The 1980s was characterized by bad economic times, emergence of full scale international terrorism coupled with the feeling within the United States government that their services were required to bring sanity to rogue nations, particularly those of the Middle East. It was a common belief that most of these countries supported and financed terrorism and some of them even played host to some of the most wanted criminals. It is an open secret that most terrorists target United States citizens and their interests, it was therefore the responsibility of the U.S government to protect their interests. And since most of the countries look up to them for ideological, financial, technological and military help, it had to change its foreign policy to address these matters (Becker et al., 1984, pp.23-27). This paper gives highlights of how the Foreign policy of the United States has since shifted from the year 1980 up to date due to the events emanating from the Middle East.
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The Middle East Situation and the US Foreign Policies
The 1980s policies shifted from domestic issue to international focus; with emerging international security concerns, America put it upon them to have international agendas in all their operations concerning their friends and foes. And from then onwards up to the present day, the U.S government has been seen to be representing the interest of many countries, especially their allies that would have otherwise been voiceless in the international arena. The government has increased it defense spending gradually since then as they need to have troops in almost every troubled nation world over. There were such incidences as the Iranian hostages and beaten economy that have given the government no resting place (Boll, 1988, p.11).
The situation is like revisiting the Cold War era, where States ganged against each other in the fight of supremacy. The United States provided military advice to those countries that they believed were modest, while to those like Cuba and Nicaragua that they believed were “evil leftist guerrillas” America went against them. America has been reported to be offering CIA training to their allies as well as winning more countries to be used as military bases in case of an emergency period. These moves have resulted to America being viewed more like an Asian enemy. The Asian continent is Islam dominated and the acrimony between the East and the West has steadily built up, escalated by the US continued support of the Israelites in boarder disputes. The Iraqi war, the Korean controversy, the Afghan war and many others military actions against Muslim nations have painted a bad picture on the US. But they maintain that the moves that they have made so far are justifiable and warranted. What they are doing is just saving the world from the evil militants who are spreading terror and denying the world peace (Chase, 1992, pp.44-45).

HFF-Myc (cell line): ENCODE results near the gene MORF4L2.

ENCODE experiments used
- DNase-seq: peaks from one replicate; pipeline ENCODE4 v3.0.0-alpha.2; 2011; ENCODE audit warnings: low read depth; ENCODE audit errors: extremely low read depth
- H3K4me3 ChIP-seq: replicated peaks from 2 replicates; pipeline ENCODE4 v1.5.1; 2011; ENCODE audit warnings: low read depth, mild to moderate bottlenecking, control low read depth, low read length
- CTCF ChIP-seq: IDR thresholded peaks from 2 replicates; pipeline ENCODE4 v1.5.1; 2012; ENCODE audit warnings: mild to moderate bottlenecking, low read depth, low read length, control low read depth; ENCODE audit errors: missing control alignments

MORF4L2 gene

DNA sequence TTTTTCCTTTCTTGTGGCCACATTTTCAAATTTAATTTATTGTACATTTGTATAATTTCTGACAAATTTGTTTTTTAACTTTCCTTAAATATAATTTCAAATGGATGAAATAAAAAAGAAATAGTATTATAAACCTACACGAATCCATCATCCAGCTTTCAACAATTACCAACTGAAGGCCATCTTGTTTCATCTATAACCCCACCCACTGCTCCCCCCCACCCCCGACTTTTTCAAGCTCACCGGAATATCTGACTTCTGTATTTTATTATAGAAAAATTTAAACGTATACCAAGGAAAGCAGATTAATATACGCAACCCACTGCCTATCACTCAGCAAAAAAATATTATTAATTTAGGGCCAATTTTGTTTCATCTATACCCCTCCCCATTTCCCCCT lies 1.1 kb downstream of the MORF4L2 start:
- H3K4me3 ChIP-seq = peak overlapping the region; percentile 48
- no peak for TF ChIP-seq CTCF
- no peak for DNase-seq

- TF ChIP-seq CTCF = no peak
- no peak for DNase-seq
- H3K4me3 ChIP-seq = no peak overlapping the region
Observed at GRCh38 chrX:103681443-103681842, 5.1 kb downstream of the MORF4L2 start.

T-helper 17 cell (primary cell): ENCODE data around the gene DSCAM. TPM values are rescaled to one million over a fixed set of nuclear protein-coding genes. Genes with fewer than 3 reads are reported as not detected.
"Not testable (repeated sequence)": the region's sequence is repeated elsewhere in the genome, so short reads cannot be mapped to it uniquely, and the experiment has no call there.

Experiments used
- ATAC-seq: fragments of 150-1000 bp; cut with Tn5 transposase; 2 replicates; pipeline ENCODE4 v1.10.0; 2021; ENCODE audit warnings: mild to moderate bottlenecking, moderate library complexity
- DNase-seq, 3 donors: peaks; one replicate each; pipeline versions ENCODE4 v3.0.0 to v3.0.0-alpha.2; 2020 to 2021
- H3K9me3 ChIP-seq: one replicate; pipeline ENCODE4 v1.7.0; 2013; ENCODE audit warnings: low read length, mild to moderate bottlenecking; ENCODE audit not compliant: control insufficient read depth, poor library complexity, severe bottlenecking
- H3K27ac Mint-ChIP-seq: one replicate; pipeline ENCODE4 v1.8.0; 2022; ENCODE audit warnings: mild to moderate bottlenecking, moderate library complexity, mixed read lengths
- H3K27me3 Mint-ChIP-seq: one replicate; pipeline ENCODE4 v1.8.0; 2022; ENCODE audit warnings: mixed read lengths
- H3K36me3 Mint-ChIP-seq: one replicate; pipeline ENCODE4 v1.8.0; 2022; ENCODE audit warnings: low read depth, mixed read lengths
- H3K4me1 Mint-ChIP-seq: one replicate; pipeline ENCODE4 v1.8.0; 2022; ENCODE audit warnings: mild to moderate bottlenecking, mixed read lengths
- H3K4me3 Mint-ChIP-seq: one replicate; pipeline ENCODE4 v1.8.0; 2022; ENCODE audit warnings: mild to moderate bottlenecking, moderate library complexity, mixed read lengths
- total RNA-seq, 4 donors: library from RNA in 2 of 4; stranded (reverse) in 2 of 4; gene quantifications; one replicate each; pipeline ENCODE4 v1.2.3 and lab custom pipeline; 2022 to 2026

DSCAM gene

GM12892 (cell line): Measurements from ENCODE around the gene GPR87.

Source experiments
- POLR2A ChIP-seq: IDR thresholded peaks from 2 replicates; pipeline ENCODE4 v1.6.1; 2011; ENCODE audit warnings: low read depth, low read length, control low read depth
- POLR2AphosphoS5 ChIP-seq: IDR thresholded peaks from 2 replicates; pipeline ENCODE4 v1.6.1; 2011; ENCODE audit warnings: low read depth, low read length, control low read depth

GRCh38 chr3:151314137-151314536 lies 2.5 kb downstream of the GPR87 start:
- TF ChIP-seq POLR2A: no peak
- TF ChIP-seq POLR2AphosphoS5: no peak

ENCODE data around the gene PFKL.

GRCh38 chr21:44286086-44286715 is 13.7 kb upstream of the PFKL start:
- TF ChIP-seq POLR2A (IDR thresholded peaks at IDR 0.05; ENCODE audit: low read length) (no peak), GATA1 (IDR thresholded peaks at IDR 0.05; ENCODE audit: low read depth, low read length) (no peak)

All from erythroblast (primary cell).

The government of United States has to ensure safety of their citizens and on top of that protect their interest. That has been the major driving force that has pushed them into changing their foreign policy to counter the emerging insecurity situations, especially those being brought about by the countries in the Middle East which are drumming support to international terrorist and wrecking havoc to defenseless nations. The policies have been drawn in such a way that it incorporates all the countries in the world are incorporated and are working with a united front. The changes that the government made to be more vigilant on cross boarder migrations and military trainings are therefore believed have positive impacts in the long run in restoring peace and stability to the world.
- Becker, W. and Samuel, W. (1984). Economic and World Power. New York. pp.23-27.
- Boll, M. (1988). National Security Planning: Roosevelt through Regan. Lexington. p.11.
- Chase, J. (1992). The Consequences of Peace: The New Internationalism and American Foreign Policy. New York. pp.44-45.